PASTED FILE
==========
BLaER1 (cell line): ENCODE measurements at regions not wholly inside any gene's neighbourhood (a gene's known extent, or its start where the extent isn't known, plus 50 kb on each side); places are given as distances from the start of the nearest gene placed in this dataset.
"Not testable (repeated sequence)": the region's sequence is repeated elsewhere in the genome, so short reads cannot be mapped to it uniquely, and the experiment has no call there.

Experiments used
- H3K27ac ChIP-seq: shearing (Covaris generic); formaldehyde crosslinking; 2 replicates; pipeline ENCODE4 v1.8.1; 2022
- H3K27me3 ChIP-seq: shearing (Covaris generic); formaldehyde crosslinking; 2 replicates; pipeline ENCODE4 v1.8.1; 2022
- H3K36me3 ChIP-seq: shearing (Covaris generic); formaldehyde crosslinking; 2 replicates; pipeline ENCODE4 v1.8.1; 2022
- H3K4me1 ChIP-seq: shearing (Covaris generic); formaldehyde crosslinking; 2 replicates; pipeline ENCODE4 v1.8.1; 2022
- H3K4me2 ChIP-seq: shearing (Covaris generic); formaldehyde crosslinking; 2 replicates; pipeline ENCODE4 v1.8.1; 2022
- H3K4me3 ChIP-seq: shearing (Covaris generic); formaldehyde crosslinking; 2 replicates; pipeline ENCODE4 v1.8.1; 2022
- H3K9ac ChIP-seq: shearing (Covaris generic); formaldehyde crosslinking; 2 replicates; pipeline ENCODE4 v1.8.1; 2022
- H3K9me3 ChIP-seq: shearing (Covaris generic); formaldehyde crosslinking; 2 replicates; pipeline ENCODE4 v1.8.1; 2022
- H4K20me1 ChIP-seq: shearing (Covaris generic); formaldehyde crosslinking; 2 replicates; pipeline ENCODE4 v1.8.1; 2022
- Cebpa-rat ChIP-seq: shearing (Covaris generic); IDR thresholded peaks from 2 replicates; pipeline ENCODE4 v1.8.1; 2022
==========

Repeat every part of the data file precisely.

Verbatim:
BLaER1 (cell line): ENCODE measurements at regions not wholly inside any gene's neighbourhood (a gene's known extent, or its start where the extent isn't known, plus 50 kb on each side); places are given as distances from the start of the nearest gene placed in this dataset.
"Not testable (repeated sequence)": the region's sequence is repeated elsewhere in the genome, so short reads cannot be mapped to it uniquely, and the experiment has no call there.

Experiments used
- H3K27ac ChIP-seq: shearing (Covaris generic); formaldehyde crosslinking; 2 replicates; pipeline ENCODE4 v1.8.1; 2022
- H3K27me3 ChIP-seq: shearing (Covaris generic); formaldehyde crosslinking; 2 replicates; pipeline ENCODE4 v1.8.1; 2022
- H3K36me3 ChIP-seq: shearing (Covaris generic); formaldehyde crosslinking; 2 replicates; pipeline ENCODE4 v1.8.1; 2022
- H3K4me1 ChIP-seq: shearing (Covaris generic); formaldehyde crosslinking; 2 replicates; pipeline ENCODE4 v1.8.1; 2022
- H3K4me2 ChIP-seq: shearing (Covaris generic); formaldehyde crosslinking; 2 replicates; pipeline ENCODE4 v1.8.1; 2022
- H3K4me3 ChIP-seq: shearing (Covaris generic); formaldehyde crosslinking; 2 replicates; pipeline ENCODE4 v1.8.1; 2022
- H3K9ac ChIP-seq: shearing (Covaris generic); formaldehyde crosslinking; 2 replicates; pipeline ENCODE4 v1.8.1; 2022
- H3K9me3 ChIP-seq: shearing (Covaris generic); formaldehyde crosslinking; 2 replicates; pipeline ENCODE4 v1.8.1; 2022
- H4K20me1 ChIP-seq: shearing (Covaris generic); formaldehyde crosslinking; 2 replicates; pipeline ENCODE4 v1.8.1; 2022
- Cebpa-rat ChIP-seq: shearing (Covaris generic); IDR thresholded peaks from 2 replicates; pipeline ENCODE4 v1.8.1; 2022